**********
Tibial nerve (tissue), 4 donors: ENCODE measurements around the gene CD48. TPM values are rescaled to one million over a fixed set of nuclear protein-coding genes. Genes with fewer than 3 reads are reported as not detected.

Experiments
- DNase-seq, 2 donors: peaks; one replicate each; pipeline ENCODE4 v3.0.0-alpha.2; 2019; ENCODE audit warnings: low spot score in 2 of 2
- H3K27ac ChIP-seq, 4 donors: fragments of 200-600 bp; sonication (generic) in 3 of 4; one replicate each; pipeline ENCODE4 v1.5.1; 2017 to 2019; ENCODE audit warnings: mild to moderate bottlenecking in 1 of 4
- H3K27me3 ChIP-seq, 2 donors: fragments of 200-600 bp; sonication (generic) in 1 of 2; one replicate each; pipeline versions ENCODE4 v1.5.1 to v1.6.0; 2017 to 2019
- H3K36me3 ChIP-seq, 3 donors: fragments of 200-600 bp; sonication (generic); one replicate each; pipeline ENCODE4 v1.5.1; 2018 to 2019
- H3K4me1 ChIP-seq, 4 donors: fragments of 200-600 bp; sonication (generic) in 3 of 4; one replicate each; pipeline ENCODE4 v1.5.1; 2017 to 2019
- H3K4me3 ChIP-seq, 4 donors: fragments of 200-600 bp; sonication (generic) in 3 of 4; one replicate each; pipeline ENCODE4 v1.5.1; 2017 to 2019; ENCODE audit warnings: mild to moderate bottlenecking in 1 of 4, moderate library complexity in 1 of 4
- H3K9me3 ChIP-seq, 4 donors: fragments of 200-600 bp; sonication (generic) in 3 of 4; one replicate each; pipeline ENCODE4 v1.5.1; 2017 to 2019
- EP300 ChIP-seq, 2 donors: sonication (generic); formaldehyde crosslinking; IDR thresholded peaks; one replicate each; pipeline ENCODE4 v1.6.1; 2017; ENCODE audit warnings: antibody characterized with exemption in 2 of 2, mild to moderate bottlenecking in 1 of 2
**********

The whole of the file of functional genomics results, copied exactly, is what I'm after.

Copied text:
Tibial nerve (tissue), 4 donors: ENCODE measurements around the gene CD48. TPM values are rescaled to one million over a fixed set of nuclear protein-coding genes. Genes with fewer than 3 reads are reported as not detected.

Experiments
- DNase-seq, 2 donors: peaks; one replicate each; pipeline ENCODE4 v3.0.0-alpha.2; 2019; ENCODE audit warnings: low spot score in 2 of 2
- H3K27ac ChIP-seq, 4 donors: fragments of 200-600 bp; sonication (generic) in 3 of 4; one replicate each; pipeline ENCODE4 v1.5.1; 2017 to 2019; ENCODE audit warnings: mild to moderate bottlenecking in 1 of 4
- H3K27me3 ChIP-seq, 2 donors: fragments of 200-600 bp; sonication (generic) in 1 of 2; one replicate each; pipeline versions ENCODE4 v1.5.1 to v1.6.0; 2017 to 2019
- H3K36me3 ChIP-seq, 3 donors: fragments of 200-600 bp; sonication (generic); one replicate each; pipeline ENCODE4 v1.5.1; 2018 to 2019
- H3K4me1 ChIP-seq, 4 donors: fragments of 200-600 bp; sonication (generic) in 3 of 4; one replicate each; pipeline ENCODE4 v1.5.1; 2017 to 2019
- H3K4me3 ChIP-seq, 4 donors: fragments of 200-600 bp; sonication (generic) in 3 of 4; one replicate each; pipeline ENCODE4 v1.5.1; 2017 to 2019; ENCODE audit warnings: mild to moderate bottlenecking in 1 of 4, moderate library complexity in 1 of 4
- H3K9me3 ChIP-seq, 4 donors: fragments of 200-600 bp; sonication (generic) in 3 of 4; one replicate each; pipeline ENCODE4 v1.5.1; 2017 to 2019
- EP300 ChIP-seq, 2 donors: sonication (generic); formaldehyde crosslinking; IDR thresholded peaks; one replicate each; pipeline ENCODE4 v1.6.1; 2017; ENCODE audit warnings: antibody characterized with exemption in 2 of 2, mild to moderate bottlenecking in 1 of 2